Investigating Perceptions of Poverty - A Comparative Study of How Culture Influences Defining Poverty in Ikanga, Tanzania and Peaks Island, United States of America


Author/Creator ORCID




Hood College Political Science


Hood College Departmental Honors

Citation of Original Publication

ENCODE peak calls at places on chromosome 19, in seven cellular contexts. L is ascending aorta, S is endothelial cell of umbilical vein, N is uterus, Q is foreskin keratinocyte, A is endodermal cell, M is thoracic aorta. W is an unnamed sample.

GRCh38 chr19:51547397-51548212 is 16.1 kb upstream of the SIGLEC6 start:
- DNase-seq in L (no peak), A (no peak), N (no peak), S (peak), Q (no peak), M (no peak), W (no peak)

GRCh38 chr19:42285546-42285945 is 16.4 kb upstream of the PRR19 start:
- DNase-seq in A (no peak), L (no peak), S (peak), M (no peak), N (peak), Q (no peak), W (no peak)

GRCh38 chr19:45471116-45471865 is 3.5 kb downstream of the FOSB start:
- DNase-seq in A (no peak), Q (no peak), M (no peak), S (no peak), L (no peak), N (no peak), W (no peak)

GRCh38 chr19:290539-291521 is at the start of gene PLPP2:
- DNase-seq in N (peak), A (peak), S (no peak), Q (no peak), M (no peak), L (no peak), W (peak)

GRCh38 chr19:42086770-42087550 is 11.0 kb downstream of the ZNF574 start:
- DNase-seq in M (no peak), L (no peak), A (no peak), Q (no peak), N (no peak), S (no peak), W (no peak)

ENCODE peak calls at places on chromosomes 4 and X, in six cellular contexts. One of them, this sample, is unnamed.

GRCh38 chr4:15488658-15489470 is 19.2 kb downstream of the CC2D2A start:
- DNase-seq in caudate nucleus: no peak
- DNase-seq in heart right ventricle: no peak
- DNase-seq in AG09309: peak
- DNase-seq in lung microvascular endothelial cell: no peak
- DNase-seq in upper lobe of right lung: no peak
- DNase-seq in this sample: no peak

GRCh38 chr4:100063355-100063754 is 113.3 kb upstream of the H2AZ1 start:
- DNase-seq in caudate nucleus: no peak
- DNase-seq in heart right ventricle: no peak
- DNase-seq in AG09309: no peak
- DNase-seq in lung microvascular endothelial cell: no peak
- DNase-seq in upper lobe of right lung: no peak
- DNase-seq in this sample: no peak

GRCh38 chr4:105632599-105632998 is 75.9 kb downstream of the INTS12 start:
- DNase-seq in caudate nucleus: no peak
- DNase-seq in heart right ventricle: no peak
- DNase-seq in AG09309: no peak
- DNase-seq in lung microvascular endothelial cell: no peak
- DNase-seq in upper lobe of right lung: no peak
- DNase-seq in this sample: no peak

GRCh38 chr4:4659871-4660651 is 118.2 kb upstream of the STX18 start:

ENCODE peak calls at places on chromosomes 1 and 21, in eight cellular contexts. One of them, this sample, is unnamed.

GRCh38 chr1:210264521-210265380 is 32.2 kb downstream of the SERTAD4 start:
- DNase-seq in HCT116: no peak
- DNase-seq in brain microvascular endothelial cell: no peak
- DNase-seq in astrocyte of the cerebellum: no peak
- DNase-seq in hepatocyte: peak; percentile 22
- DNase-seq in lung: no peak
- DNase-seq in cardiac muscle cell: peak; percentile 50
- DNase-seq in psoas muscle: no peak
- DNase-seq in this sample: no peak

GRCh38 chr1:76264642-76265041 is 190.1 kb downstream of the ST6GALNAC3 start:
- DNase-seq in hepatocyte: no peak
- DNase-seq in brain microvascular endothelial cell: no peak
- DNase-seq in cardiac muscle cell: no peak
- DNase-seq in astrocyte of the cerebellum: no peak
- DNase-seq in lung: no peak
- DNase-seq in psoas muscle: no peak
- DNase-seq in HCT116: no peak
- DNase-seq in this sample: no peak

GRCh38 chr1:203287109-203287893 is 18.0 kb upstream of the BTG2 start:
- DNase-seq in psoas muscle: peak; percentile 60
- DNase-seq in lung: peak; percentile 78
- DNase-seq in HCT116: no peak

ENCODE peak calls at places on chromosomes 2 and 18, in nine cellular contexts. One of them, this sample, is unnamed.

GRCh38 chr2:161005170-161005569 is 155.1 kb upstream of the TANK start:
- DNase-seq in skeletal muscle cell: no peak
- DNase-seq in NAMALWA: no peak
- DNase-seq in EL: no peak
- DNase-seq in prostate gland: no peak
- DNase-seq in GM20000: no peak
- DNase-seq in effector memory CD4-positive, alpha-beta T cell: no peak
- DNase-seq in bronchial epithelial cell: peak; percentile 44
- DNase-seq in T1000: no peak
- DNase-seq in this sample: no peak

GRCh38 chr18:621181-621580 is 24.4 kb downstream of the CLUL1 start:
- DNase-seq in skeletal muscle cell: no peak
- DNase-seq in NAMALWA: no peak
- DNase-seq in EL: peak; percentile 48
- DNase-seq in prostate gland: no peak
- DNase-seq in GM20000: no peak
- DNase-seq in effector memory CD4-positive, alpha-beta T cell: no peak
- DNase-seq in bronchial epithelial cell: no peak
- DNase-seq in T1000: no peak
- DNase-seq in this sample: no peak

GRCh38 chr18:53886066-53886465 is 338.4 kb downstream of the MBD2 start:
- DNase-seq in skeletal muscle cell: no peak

One often understands poverty as an issue of economics. At least, this is the existing assumption in many Western nations. And yet, when examining historical definitions of poverty, it becomes readily apparent that definitions and interpretations of poverty widely differ across geographic regions. In Arabic tradition, for example, poverty is regarded as the “inability of an individual to satisfy his own basic needs and the needs of his dependents”, and can be expressed through only being able to afford millet-bread and when an individual is forced to sell the decoration items on his sword (the equivalent in today’s standards would be to sell non-essential material belongings). Australian approaches to poverty differ quite strongly, as poverty is considered an immoveable marker, and nationally has established ‘a definition of poverty so austere as, we believe, to make it unchallengeable. No one can seriously argue that those we define as being poor are not so”. The European Union, by contrast, regards poverty as a relative concept that can exhibit different characteristics depending on culture and location. This paper seeks to explore whether culture plays a role in influencing perceptions of poverty by comparing perceptions of poverty in two different communities.